Still, the rate of improperly assigned teachers at low-performing schools has hovered above a persistent 12 percent. (It's unclear how California ranks nationally; states have different standards and policies for employing teachers, making comparisons difficult.)
"That isn't something that should be acceptable to anybody," said Brooks Allen, director of education advocacy at the American Civil Liberties Union of Southern California and the attorney overseeing the implementation of the Williams settlement.
The Commission on Teacher Credentialing typically needs to work with only a handful of school districts that struggle to resolve improper assignments on their own, said Roxann Purdue, a consultant in the agency's professional services division.
Yet the lengthy, laborious and often paper-heavy process of monitoring assignments means that teachers and other staff can remain in the wrong positions for months.
County offices of education typically begin compiling paperwork from school districts in late fall or winter. Once they identify teachers who lack necessary credentials or authorization and notify the district, the district has 30 days to address the problems. By the time it's all resolved teachers must be reassigned, get the appropriate credentials, receive emergency or short-term permits or local authorizations, obtain waivers or resign the school year could be nearly over.
Michael Hanson, superintendent of the Fresno Unified School District, said assigning teachers outside of what their credentials allow is sometimes the best solution to a Rubik's cube of teachers, students, courses and schedules.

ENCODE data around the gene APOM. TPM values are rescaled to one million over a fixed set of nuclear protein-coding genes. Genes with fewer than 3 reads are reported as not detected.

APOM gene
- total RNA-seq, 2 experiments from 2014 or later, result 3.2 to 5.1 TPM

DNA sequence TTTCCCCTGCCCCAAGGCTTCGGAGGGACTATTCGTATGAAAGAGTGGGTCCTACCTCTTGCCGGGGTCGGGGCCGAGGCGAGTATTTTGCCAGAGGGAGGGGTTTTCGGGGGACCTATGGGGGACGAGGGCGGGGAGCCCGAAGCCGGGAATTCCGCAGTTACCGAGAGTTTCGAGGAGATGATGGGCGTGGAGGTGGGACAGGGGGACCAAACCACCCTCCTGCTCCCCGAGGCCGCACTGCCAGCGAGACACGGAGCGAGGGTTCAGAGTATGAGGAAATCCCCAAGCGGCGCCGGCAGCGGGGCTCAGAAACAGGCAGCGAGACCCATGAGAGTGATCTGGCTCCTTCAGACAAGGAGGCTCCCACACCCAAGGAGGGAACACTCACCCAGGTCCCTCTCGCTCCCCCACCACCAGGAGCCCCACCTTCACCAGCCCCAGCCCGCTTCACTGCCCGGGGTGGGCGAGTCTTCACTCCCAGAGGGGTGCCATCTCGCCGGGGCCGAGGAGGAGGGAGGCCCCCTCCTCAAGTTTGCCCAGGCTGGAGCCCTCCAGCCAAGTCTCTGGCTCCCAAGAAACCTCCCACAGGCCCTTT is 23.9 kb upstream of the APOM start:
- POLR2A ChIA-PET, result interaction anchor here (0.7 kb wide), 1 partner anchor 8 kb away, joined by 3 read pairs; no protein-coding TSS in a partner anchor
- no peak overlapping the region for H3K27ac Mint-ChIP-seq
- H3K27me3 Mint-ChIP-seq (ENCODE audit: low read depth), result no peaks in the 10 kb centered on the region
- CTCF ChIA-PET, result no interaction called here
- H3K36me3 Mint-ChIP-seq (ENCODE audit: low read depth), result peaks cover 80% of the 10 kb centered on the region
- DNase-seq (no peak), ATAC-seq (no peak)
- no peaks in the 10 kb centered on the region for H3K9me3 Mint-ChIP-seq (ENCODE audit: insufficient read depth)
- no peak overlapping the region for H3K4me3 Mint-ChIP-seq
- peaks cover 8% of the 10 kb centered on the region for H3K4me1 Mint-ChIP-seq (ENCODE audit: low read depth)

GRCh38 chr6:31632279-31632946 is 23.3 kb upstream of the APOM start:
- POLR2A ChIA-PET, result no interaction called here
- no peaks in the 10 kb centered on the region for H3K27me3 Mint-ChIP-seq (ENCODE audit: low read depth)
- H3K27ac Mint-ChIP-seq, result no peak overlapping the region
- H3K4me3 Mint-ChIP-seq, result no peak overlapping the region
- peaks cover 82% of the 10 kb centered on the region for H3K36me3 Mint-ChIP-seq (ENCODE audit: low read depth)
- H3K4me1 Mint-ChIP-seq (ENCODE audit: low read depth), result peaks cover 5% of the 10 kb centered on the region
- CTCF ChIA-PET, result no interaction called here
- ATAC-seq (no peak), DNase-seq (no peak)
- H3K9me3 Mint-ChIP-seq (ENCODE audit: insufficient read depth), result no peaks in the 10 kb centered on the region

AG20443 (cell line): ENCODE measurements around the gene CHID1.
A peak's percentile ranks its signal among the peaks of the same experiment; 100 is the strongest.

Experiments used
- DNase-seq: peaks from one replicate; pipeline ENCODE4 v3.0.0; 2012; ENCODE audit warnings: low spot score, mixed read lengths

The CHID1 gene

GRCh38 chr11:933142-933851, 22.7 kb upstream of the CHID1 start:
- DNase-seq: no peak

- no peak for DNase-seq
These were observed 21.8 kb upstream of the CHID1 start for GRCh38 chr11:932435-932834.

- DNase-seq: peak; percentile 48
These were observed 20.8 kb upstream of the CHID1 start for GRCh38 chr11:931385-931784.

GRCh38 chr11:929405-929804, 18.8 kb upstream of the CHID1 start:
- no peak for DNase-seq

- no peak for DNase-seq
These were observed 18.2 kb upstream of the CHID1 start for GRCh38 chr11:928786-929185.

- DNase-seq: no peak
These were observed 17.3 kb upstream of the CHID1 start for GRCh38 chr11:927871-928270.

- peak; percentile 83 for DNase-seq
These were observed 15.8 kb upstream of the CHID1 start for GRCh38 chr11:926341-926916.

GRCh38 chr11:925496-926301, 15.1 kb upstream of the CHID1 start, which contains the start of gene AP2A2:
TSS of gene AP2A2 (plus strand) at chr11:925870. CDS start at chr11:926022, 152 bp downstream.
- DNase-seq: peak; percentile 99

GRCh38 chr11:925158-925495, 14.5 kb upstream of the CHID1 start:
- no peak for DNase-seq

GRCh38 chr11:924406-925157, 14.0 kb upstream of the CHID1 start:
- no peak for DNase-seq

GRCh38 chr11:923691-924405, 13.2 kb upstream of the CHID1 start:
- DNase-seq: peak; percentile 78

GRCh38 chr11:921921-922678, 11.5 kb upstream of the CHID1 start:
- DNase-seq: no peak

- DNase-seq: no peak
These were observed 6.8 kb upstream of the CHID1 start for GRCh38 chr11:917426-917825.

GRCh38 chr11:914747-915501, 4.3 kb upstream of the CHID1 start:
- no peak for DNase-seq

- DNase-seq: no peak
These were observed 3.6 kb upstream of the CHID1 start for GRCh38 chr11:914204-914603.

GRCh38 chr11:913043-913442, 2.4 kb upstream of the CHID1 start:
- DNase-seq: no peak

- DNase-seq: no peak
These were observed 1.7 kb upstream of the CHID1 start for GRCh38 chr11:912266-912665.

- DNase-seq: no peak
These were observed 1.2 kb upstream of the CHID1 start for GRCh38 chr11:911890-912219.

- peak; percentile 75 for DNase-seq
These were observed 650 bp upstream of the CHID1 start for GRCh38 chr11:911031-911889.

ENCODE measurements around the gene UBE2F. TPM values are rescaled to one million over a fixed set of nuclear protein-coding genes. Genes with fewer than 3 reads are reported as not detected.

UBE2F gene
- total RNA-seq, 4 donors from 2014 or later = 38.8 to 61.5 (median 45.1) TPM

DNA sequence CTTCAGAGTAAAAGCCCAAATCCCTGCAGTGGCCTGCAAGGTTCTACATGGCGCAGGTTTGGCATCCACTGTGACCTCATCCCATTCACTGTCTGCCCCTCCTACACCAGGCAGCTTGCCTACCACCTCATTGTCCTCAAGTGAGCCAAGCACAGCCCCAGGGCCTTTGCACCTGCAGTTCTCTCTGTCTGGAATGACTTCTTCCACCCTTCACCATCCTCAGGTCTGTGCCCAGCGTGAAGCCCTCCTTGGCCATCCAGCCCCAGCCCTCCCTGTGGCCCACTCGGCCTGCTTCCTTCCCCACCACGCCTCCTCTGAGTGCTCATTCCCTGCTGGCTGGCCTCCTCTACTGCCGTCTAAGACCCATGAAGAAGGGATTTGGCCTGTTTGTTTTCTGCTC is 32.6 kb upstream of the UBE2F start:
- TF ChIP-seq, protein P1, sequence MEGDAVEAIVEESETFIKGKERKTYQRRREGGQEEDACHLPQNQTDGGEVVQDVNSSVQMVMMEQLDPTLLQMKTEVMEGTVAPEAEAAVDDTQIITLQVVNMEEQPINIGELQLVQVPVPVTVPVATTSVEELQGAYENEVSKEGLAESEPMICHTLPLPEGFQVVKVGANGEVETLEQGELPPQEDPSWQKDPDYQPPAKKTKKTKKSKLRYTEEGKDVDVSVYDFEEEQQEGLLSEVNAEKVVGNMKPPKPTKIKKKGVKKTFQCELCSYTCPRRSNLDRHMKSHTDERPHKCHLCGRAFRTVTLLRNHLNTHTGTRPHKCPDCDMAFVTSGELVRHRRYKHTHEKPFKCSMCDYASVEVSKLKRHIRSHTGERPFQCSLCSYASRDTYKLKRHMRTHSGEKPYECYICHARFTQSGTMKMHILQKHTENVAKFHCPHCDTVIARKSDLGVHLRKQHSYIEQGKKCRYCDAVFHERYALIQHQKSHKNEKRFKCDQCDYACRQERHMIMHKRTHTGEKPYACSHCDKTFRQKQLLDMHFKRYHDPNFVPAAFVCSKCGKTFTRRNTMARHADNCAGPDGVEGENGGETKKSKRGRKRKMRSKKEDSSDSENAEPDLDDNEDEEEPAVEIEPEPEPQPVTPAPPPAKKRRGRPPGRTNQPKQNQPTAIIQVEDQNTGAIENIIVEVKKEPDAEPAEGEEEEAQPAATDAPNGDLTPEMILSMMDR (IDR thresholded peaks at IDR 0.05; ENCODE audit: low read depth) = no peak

In the last school year, for example, scheduling conflicts led to a high school algebra teacher instructing one period of geometry, a course the teacher's credential did not permit.
"I'm not going to find a geometry teacher who can work one period during the day," Hanson said. "Here's the only way I can get it done."
In certain locations and subjects, such as math, science and special education, incorrect assignments could reflect teacher shortages. These shortages are most critical in schools concentrated with low-income and minority students and in districts with fewer resources, a state task force reported in September.
It took the Oakland Unified School District five months to find a permanent teacher for a class of 12 severely disabled children at Fred T. Korematsu Discovery Academy. Seven substitutes led the class before a teacher from Washington state could take over Nov. 1, more than two months after the start of the school year.
Of the 30 to 40 applications Principal Charles Wilson saw prior to the teacher's hiring, seven applicants had appropriate credentials and three were interviewed. None was a good fit for the position, he said.
Low-performing schools like his are sometimes accused of "intentionally trying to hire young, kind of throwaway teachers because they're cheap," Wilson said. "But the reality of it is those kinds of (qualified, experienced) teachers don't apply to these kinds of schools. They don't take an interview."
Even though his elementary school has a positive reputation as being supportive of teachers, Wilson said, "people are scared. It's too much of a stress they don't want to take on."